CHAPTER XIX. Journal continued Mrs. Cottrell Bishop of Sodor and Man Letter from his wife concerning the burning of their house at Gilead Its effects, 304




Sympathetic correspondence, 321


Journal continued Letters on leaving England Arrives in America, . 330

CHAPTER XXII. Memorandum made soon after returning from England, 355

CHAPTER XXIII. Removes his family to Illinois Labors and journeys, 365


An Episcopal tour from 1st of June to 20th of July, 1837 Story to the honor of the female sex Visitations at the close of the year, 384

CHAPTER XXV. Errors heartily forgiven, but necessary to a true biography, 415

CHAPTER XXVI. English letters written A. D. 1838, 427

CHAPTER XXVII. Illinois in 1S36-7-8 Fixes the site of the college, 436


1839 Laying of the corner stone, 447

CHAPTER XXIX. Visit to the South, 1839, 455


1840 History continued, in letters from New Orleans, 472


History continued, in letters from Charleston, S. C, Savannah, Augusta, and elsewhere, 483


Return to Charleston from Virginia "Blessed breakfast" Success at the North and East <' The Robin's Nest " The progress of improve- ments at that time, 500

CHAPTER XXXIII. Occurrences from 1841 to 1846, 520

CHAPTER XXXIV. 1846 A few letters which speak for themselves, 542


Of the granting of the charter to Jubilee college Conclusion, 553

VOL. U. 1*









The journey in the stage-coach, over the Alleghany moun- tains, in the months of January and February, and the deep mud of the roads in passing through Maryland to Washing- ton, were no subjects of agreeable reflection; but it is a delight to remember how kindly the writer was received by his honorable friend and relative, Judge Cranch. With this dear family he was invited and prevailed on to stay while he remained in Washington, where he arrived on the 2d of February, 1828. On the same day he called and embraced his dear brother, Dudley Chase, then a member of the Senate of the United States. On the third of February he adminis- tered the holy communion in the church at the Navy Yard, and preached.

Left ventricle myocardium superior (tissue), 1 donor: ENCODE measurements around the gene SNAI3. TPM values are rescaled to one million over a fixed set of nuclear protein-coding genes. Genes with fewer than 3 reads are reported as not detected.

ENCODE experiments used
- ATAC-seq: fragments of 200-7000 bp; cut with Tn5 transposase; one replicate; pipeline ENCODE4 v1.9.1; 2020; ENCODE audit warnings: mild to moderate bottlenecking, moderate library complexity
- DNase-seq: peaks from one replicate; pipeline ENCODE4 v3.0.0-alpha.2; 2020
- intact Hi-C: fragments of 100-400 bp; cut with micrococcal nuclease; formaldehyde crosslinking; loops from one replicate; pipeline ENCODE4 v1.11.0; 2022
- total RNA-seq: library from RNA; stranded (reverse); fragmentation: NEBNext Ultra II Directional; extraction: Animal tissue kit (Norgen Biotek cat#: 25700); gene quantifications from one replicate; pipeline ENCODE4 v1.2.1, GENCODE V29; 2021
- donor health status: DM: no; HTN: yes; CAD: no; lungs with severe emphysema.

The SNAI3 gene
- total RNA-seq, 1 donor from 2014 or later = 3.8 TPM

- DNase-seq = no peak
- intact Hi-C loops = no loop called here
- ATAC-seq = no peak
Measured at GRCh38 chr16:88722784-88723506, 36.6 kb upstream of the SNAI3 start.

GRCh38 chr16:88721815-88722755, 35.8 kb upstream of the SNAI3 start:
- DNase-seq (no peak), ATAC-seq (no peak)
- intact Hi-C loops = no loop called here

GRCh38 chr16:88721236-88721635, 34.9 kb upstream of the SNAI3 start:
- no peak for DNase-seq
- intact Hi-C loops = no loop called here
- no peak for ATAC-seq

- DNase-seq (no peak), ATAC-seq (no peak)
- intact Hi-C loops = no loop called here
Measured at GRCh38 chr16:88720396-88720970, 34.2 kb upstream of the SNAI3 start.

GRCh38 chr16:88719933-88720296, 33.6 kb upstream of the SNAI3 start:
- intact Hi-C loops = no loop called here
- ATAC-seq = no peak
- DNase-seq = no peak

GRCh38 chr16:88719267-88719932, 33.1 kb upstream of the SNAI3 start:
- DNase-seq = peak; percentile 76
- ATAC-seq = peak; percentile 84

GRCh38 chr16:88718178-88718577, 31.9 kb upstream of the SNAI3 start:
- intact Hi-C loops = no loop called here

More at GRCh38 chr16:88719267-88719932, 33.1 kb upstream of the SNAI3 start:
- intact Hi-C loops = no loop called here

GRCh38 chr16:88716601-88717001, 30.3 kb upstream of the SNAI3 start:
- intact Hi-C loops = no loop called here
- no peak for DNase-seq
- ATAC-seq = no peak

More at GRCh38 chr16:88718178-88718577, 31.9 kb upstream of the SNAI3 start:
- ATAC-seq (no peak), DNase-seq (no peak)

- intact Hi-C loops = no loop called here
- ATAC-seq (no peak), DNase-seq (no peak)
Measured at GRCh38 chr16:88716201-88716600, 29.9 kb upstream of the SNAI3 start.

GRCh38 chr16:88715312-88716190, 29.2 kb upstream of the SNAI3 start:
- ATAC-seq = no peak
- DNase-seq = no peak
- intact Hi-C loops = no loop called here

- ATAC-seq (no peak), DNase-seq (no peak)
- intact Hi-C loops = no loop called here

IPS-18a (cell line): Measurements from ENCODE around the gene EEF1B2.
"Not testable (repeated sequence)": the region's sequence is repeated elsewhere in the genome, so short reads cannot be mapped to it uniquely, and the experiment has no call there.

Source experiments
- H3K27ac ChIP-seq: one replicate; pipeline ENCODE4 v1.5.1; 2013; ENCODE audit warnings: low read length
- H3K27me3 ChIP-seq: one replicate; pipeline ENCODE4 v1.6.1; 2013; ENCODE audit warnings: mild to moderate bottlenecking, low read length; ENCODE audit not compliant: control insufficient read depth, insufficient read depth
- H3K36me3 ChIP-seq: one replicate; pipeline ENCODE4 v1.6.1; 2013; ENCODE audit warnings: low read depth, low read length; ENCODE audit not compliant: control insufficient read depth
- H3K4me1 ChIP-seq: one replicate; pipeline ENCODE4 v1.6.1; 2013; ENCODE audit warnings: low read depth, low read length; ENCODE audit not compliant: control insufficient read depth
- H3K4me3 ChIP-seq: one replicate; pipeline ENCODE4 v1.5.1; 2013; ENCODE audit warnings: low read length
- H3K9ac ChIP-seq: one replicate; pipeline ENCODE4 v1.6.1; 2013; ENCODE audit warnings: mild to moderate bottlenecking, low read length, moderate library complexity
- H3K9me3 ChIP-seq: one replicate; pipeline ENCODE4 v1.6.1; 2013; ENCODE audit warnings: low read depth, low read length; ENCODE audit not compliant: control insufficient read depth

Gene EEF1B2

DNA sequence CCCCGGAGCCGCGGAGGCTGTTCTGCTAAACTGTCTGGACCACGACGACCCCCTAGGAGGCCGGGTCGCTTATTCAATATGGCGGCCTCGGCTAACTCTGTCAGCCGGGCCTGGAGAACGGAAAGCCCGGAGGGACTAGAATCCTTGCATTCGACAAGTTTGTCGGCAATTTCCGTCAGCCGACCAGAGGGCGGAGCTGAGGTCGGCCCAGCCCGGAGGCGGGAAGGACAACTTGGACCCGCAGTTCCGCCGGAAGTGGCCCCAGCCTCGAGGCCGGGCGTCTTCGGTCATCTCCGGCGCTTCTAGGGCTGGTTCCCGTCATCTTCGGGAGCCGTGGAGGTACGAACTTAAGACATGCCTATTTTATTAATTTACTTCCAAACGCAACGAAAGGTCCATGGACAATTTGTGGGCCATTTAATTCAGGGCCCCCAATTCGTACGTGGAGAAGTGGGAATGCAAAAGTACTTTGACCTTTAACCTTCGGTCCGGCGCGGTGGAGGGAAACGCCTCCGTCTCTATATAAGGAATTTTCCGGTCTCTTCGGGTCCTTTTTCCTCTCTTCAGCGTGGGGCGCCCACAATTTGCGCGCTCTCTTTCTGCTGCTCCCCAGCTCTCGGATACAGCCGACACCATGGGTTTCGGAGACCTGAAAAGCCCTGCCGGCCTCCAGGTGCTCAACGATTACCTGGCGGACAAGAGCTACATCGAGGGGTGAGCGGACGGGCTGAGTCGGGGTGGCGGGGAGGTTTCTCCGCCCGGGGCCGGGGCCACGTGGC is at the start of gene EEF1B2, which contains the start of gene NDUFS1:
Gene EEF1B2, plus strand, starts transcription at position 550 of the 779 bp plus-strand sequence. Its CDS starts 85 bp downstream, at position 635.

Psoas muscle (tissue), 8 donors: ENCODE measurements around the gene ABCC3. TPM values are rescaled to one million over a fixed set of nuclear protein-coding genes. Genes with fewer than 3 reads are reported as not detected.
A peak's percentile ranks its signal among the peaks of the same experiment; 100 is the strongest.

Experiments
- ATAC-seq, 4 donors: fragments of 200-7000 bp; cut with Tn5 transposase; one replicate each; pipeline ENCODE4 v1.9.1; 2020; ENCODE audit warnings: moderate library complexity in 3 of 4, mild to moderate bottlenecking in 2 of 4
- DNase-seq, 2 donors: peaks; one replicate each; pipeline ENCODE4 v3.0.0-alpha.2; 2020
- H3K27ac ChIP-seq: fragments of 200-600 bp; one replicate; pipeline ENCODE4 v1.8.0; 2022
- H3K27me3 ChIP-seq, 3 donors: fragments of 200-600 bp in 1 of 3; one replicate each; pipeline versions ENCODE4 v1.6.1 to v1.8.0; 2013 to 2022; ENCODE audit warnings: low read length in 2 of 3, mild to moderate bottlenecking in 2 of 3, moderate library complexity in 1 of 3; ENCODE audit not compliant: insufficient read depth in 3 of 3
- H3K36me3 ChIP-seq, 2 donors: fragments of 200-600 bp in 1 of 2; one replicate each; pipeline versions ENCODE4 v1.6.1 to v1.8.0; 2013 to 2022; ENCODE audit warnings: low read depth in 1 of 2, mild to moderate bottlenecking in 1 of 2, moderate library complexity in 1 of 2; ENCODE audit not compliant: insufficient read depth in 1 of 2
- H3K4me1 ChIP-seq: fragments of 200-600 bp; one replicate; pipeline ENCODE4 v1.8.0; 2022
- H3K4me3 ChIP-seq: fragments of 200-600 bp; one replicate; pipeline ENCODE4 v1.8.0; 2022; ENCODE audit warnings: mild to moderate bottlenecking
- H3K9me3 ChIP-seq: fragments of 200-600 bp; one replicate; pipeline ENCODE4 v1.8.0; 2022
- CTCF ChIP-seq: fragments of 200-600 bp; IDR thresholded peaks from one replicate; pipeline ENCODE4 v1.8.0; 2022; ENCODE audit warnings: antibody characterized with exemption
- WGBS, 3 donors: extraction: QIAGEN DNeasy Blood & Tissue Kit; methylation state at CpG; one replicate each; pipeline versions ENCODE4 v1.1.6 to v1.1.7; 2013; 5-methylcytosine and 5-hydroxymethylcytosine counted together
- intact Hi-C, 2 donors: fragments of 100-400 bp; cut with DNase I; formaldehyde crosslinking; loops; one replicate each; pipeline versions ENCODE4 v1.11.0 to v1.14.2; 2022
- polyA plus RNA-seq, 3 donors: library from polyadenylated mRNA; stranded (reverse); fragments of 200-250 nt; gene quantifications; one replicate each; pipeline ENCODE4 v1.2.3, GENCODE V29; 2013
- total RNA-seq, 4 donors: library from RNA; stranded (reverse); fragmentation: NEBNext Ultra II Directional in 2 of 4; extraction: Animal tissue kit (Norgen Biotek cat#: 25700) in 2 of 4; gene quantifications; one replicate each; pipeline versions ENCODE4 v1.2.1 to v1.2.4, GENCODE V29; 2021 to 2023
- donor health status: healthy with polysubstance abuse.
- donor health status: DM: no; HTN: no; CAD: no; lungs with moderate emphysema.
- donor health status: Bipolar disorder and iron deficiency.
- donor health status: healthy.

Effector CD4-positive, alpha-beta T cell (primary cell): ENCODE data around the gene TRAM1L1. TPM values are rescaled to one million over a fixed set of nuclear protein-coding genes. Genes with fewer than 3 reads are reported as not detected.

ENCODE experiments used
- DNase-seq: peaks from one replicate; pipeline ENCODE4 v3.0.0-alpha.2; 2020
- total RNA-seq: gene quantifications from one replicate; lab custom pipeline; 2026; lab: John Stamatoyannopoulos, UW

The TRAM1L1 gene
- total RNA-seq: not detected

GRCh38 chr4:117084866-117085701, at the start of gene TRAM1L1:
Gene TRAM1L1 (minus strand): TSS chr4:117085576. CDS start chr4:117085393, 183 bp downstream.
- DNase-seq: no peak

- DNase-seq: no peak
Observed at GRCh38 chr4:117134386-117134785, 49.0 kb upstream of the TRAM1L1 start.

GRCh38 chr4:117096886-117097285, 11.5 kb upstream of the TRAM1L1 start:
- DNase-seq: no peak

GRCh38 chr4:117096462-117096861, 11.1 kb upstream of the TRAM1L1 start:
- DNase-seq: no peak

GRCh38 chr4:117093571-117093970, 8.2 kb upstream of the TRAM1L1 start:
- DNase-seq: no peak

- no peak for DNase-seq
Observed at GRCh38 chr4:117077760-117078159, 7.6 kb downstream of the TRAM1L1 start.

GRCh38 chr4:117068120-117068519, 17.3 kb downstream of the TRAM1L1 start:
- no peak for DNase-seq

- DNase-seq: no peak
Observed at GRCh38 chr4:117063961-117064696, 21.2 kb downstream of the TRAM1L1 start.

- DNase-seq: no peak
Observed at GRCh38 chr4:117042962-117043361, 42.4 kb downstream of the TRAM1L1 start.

''Washington City, Wednesday, Feb. 6th, 1828. '' My Dear Wife :

" I received your two letters, with their inclosures, yesterday. As I was engaged writing a new memorial to Congress, I did not write you, as I intended. I have just finished and tran- scribed it this morning, and shall put it into the hands of Judge Ruggles, who has promised to lay it before the Senate to-day.

" Some one in the House of Representatives has called up the subject of the claims of the State of Ohio to a donation of


lands for college purposes. The committee to whom it was referred having reported unfavorably, Mr. Vinton made a speech on the occasion, and got the matter reported to a com- mittee of the whole, to consider the subject some day soon.

'' How this will operate in relation to Kenyon college, I cannot foretell. If favorably, it will be because God is infi- nitely merciful to us, through Jesus Christ our Lord.

'' We shall go on as if that matter were not in existence. " Ever your faithful husband,

'^P. Chase."

In continuation :

''Wednesday, Feb. 6, 1828, half -past one, P. M.

"I have just returned from the Senate chamber, where I witnessed the presenting of my petition, and the referring of it and the accompanying documents to the committee on public lands, with an order to print the whole for the use of the Senate and House of Representatives.